• 329.
    Hassel, Ivon
    et al.
    Laboratory of Structural Function, Research Institute for Sustainable Humanosphere, Kyoto University.
    Berard, Pierre
    Laboratory of Sustainable Materials, Research Institute for Sustainable Humanosphere, Kyoto University.
    Modén, Carl S.
    KTH, School of Engineering Sciences (SCI), Aeronautical and Vehicle Engineering, Lightweight Structures.
    Berglund, Lars
    KTH, School of Chemical Science and Engineering (CHE), Fibre and Polymer Technology, Biocomposites.
    The single cube apparatus for shear testing: Full-field strain data and finite element analysis of wood in transverse shear2009In: Composites Science And Technology, ISSN 0266-3538, E-ISSN 1879-1050, Vol. 69, no 7-8, p. 877-882Article in journal (Refereed)
    Abstract [en]

    The design and analysis of wood structures require accurate data for shear properties, where transverse shear in particular has been neglected in the past. The single cube apparatus (SCA) was applied to transverse shear of Norway spruce (Picea Abies), due to the importance of this species in wood structures, such as glulam, and also its allegedly low value of GRT . Full-field strain data and FEA were used to analyze the potential of the method. The presence of a large central region of homogeneous and close to pure shear strain was confirmed. The SCA method is therefore a strong candidate for improved shear test procedures in wood and other materials, where porosity (gripping problems), heterogeneity on mm-scale and polar orthotropy (annual ring curvature) may cause particular difficulties. In contrast to many other shear test studies, the accuracy of the present GRT data is supported by documented large and homogeneous specimen stress- and strain-fields in almost pure shear, direct measurements of strain field, and careful stress analysis based on FEA.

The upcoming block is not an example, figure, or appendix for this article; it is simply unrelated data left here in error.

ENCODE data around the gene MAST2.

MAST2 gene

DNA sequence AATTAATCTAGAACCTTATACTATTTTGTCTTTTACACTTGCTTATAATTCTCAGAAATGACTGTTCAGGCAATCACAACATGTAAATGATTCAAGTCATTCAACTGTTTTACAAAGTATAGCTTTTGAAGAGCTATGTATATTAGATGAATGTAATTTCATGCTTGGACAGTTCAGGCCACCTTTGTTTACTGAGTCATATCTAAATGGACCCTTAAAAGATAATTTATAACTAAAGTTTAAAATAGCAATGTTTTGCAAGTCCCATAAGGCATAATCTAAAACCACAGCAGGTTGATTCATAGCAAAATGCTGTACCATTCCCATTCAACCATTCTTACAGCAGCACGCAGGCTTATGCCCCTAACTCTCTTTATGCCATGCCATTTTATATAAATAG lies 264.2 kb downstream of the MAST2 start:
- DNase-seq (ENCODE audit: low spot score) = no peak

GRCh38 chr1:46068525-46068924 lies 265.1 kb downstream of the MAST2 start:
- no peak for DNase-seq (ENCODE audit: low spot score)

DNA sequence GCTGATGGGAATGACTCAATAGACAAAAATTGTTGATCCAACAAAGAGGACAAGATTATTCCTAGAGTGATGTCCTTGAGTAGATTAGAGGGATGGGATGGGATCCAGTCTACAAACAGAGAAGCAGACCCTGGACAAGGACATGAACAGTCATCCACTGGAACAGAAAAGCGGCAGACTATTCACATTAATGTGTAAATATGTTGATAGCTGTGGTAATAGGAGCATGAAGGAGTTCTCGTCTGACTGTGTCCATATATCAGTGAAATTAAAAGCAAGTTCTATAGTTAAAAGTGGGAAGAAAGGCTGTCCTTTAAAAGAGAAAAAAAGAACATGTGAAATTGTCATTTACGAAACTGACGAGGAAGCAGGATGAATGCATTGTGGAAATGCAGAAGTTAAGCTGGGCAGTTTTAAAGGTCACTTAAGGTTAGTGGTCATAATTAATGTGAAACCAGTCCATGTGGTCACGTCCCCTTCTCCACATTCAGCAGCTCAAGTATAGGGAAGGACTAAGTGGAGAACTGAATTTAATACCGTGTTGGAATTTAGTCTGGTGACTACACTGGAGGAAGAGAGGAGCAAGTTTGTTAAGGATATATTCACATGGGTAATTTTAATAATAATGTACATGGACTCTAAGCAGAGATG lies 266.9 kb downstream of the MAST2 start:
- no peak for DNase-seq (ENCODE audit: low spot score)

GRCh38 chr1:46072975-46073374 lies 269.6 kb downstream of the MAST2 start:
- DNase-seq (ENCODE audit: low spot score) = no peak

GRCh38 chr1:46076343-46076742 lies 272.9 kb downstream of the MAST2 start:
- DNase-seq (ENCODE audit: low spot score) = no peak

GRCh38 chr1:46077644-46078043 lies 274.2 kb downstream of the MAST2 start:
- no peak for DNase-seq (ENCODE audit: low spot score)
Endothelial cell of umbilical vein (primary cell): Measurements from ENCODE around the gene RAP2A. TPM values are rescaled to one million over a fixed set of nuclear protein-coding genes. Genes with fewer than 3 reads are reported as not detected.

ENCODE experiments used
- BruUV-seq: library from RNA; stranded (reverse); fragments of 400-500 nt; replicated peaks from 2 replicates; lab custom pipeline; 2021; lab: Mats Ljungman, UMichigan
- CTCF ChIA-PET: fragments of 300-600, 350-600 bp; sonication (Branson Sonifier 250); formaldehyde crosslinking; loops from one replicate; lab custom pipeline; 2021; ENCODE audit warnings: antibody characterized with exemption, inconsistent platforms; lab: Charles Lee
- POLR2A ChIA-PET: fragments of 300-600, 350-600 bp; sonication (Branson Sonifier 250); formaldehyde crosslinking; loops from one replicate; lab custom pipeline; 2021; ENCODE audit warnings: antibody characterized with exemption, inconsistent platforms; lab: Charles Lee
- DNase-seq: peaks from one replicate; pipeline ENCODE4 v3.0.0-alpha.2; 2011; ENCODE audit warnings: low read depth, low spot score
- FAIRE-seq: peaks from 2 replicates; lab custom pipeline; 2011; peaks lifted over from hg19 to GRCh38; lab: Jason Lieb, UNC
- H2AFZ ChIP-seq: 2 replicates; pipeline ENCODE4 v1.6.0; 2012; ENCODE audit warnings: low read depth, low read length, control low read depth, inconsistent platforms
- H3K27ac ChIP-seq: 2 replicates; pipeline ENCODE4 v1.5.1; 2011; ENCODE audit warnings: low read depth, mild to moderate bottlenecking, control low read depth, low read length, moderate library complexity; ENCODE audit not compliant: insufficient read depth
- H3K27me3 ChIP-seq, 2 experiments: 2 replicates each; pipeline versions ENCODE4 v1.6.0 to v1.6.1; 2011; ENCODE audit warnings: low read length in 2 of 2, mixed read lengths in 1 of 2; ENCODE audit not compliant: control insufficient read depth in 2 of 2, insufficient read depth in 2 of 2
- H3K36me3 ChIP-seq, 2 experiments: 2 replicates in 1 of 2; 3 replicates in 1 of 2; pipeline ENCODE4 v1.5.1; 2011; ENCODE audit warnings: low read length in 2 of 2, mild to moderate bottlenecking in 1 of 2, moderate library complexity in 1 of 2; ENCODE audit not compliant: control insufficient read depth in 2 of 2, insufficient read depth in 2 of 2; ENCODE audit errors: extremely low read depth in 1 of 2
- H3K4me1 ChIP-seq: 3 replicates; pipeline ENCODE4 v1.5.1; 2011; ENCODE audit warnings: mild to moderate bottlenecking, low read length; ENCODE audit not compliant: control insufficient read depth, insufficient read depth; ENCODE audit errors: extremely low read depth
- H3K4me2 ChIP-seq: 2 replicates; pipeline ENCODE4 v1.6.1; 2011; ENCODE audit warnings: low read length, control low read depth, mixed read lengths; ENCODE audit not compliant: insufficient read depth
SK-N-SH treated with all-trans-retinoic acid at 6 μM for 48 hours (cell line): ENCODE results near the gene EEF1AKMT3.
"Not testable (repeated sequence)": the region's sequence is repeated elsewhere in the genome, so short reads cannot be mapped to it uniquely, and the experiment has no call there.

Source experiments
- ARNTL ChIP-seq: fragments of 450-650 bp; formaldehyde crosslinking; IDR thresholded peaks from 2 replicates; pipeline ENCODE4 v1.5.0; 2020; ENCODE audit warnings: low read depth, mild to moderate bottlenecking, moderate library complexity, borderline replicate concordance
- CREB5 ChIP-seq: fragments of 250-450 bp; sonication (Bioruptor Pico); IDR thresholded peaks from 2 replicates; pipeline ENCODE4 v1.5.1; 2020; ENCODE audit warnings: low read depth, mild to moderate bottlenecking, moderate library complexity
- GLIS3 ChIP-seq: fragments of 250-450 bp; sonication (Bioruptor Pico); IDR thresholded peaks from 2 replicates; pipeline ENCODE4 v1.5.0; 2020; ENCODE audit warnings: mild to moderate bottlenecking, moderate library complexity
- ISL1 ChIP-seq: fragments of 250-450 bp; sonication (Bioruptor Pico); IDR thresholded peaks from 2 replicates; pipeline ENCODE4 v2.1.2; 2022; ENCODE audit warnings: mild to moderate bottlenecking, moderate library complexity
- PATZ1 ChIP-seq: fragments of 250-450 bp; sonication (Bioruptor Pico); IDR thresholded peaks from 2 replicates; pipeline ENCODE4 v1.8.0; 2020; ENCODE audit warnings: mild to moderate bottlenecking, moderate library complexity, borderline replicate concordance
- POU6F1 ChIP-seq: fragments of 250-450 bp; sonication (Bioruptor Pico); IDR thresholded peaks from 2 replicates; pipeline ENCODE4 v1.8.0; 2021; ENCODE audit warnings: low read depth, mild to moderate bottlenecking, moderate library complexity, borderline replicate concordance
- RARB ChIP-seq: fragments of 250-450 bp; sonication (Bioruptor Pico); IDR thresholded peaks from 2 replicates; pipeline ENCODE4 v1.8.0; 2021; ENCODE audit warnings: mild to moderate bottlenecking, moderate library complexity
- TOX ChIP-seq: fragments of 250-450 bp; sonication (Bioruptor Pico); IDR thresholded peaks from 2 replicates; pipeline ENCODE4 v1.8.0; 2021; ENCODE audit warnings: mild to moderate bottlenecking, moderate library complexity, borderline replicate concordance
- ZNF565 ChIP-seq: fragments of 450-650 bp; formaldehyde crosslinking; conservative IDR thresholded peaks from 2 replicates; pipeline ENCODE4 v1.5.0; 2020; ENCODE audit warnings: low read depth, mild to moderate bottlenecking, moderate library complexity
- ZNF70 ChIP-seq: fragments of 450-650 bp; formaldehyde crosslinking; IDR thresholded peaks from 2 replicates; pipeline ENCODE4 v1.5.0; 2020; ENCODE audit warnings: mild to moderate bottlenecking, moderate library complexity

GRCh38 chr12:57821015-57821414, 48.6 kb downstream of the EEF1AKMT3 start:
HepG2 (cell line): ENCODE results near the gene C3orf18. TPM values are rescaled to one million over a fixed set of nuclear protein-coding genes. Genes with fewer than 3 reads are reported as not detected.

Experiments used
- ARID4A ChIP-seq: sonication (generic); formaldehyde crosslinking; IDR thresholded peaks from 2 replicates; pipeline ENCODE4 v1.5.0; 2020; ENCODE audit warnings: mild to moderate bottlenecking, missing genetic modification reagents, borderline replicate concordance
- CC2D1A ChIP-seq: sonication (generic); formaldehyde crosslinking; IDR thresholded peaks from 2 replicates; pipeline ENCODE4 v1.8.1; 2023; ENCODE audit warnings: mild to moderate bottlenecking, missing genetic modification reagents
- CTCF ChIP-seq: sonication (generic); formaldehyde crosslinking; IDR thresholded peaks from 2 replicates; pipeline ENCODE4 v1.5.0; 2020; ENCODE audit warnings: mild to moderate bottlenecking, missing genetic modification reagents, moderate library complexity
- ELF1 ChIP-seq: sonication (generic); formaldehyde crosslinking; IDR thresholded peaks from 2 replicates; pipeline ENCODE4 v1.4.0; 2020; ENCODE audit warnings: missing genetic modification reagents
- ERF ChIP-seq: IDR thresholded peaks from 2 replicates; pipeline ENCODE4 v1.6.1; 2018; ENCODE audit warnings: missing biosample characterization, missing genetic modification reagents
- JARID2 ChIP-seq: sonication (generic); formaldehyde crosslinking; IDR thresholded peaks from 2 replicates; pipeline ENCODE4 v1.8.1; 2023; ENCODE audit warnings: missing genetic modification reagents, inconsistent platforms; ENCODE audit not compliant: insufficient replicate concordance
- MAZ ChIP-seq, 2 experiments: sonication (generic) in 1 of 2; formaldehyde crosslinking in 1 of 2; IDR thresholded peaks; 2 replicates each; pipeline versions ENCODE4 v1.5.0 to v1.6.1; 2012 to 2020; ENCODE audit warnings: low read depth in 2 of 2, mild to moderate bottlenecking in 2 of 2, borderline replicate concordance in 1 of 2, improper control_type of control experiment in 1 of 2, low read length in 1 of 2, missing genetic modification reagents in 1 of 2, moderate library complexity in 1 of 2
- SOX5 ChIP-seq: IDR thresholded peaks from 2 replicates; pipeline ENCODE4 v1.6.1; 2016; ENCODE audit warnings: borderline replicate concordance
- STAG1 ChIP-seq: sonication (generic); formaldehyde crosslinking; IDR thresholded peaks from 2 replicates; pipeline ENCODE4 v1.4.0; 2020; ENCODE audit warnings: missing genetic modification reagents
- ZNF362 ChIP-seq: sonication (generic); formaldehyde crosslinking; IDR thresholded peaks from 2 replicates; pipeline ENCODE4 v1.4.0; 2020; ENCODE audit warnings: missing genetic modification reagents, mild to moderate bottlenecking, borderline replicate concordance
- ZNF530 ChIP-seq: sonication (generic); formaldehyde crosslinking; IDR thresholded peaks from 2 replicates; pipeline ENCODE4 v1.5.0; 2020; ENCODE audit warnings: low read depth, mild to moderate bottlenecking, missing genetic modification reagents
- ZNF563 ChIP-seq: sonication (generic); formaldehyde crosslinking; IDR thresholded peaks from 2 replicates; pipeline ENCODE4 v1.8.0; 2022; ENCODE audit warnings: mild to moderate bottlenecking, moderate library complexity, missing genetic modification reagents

• 330.
    Hatherly, Robert
    et al.
    Department of Nuclear Medicine, Karolinska University Hospital, Stockholm, Sweden .
    Brolin, Fredrik
    Department of Nuclear Medicine, Karolinska University Hospital, Stockholm, Sweden .
    Oldner, Asa
    Department of Nuclear Medicine, Karolinska University Hospital, Stockholm, Sweden .
    Sundin, Anders
    Department of Molecular Medicine and Surgery, Karolinska Institute, Stockholm, Sweden .
    Lundblad, Henrik
    Department of Molecular Medicine and Surgery, Karolinska Institute, Stockholm, Sweden .
    Maguire Jr., Gerald Q.
    KTH, School of Information and Communication Technology (ICT), Communication Systems, CoS, Radio Systems Laboratory (RS Lab).
    Jonsson, Cathrine
    Department of Medical Physics, Karolinska University Hospital, Stockholm, Sweden.
    Jacobsson, Hans
    Department of Molecular Medicine and Surgery, Karolinska Institute, Stockholm, Sweden .
    Noz, Marilyn E.
    New York University, Department of Radiology.
    Technical Requirements for Na18F PET Bone Imaging of Patients Being Treated Using a Taylor Spatial Frame.2014In: Journal of nuclear medicine technology, ISSN 1535-5675Article in journal (Refereed)
    Abstract [en]